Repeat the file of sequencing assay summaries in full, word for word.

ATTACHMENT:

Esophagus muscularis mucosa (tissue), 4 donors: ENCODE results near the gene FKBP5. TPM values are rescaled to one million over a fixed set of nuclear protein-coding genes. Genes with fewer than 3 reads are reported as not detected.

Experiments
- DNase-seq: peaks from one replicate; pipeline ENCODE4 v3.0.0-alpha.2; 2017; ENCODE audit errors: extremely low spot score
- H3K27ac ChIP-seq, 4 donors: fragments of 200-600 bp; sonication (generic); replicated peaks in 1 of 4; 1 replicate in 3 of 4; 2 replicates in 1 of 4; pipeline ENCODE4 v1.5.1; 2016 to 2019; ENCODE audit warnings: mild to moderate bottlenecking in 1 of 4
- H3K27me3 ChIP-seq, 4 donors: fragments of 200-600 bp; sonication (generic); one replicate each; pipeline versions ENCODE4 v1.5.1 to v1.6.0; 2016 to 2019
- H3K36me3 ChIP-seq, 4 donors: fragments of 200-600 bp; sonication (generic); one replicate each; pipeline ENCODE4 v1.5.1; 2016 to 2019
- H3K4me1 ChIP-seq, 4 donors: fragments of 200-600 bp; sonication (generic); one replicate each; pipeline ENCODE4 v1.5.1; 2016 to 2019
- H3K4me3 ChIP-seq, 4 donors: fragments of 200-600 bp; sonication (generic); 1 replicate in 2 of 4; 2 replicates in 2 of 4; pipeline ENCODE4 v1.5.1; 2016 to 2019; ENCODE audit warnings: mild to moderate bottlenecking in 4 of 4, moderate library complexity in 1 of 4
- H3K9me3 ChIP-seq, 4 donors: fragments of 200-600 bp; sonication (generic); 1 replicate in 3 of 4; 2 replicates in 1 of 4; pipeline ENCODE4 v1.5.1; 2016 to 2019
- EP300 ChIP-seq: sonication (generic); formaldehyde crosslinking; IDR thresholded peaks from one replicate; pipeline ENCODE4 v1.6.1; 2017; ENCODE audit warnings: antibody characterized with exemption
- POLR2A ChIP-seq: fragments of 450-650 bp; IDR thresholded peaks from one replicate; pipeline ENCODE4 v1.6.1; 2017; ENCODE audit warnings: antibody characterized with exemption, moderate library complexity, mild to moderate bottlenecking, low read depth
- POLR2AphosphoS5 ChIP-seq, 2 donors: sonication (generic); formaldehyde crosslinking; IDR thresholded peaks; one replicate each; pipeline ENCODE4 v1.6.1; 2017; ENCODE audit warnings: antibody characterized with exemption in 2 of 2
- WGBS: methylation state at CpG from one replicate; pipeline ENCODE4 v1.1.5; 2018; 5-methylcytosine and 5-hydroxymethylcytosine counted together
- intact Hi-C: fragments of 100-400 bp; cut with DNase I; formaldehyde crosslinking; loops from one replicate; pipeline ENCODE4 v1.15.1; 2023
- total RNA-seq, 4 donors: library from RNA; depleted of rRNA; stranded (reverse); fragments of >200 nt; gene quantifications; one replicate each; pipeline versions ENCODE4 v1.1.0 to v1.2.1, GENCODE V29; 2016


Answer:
Esophagus muscularis mucosa (tissue), 4 donors: ENCODE results near the gene FKBP5. TPM values are rescaled to one million over a fixed set of nuclear protein-coding genes. Genes with fewer than 3 reads are reported as not detected.

Experiments
- DNase-seq: peaks from one replicate; pipeline ENCODE4 v3.0.0-alpha.2; 2017; ENCODE audit errors: extremely low spot score
- H3K27ac ChIP-seq, 4 donors: fragments of 200-600 bp; sonication (generic); replicated peaks in 1 of 4; 1 replicate in 3 of 4; 2 replicates in 1 of 4; pipeline ENCODE4 v1.5.1; 2016 to 2019; ENCODE audit warnings: mild to moderate bottlenecking in 1 of 4
- H3K27me3 ChIP-seq, 4 donors: fragments of 200-600 bp; sonication (generic); one replicate each; pipeline versions ENCODE4 v1.5.1 to v1.6.0; 2016 to 2019
- H3K36me3 ChIP-seq, 4 donors: fragments of 200-600 bp; sonication (generic); one replicate each; pipeline ENCODE4 v1.5.1; 2016 to 2019
- H3K4me1 ChIP-seq, 4 donors: fragments of 200-600 bp; sonication (generic); one replicate each; pipeline ENCODE4 v1.5.1; 2016 to 2019
- H3K4me3 ChIP-seq, 4 donors: fragments of 200-600 bp; sonication (generic); 1 replicate in 2 of 4; 2 replicates in 2 of 4; pipeline ENCODE4 v1.5.1; 2016 to 2019; ENCODE audit warnings: mild to moderate bottlenecking in 4 of 4, moderate library complexity in 1 of 4
- H3K9me3 ChIP-seq, 4 donors: fragments of 200-600 bp; sonication (generic); 1 replicate in 3 of 4; 2 replicates in 1 of 4; pipeline ENCODE4 v1.5.1; 2016 to 2019
- EP300 ChIP-seq: sonication (generic); formaldehyde crosslinking; IDR thresholded peaks from one replicate; pipeline ENCODE4 v1.6.1; 2017; ENCODE audit warnings: antibody characterized with exemption
- POLR2A ChIP-seq: fragments of 450-650 bp; IDR thresholded peaks from one replicate; pipeline ENCODE4 v1.6.1; 2017; ENCODE audit warnings: antibody characterized with exemption, moderate library complexity, mild to moderate bottlenecking, low read depth
- POLR2AphosphoS5 ChIP-seq, 2 donors: sonication (generic); formaldehyde crosslinking; IDR thresholded peaks; one replicate each; pipeline ENCODE4 v1.6.1; 2017; ENCODE audit warnings: antibody characterized with exemption in 2 of 2
- WGBS: methylation state at CpG from one replicate; pipeline ENCODE4 v1.1.5; 2018; 5-methylcytosine and 5-hydroxymethylcytosine counted together
- intact Hi-C: fragments of 100-400 bp; cut with DNase I; formaldehyde crosslinking; loops from one replicate; pipeline ENCODE4 v1.15.1; 2023
- total RNA-seq, 4 donors: library from RNA; depleted of rRNA; stranded (reverse); fragments of >200 nt; gene quantifications; one replicate each; pipeline versions ENCODE4 v1.1.0 to v1.2.1, GENCODE V29; 2016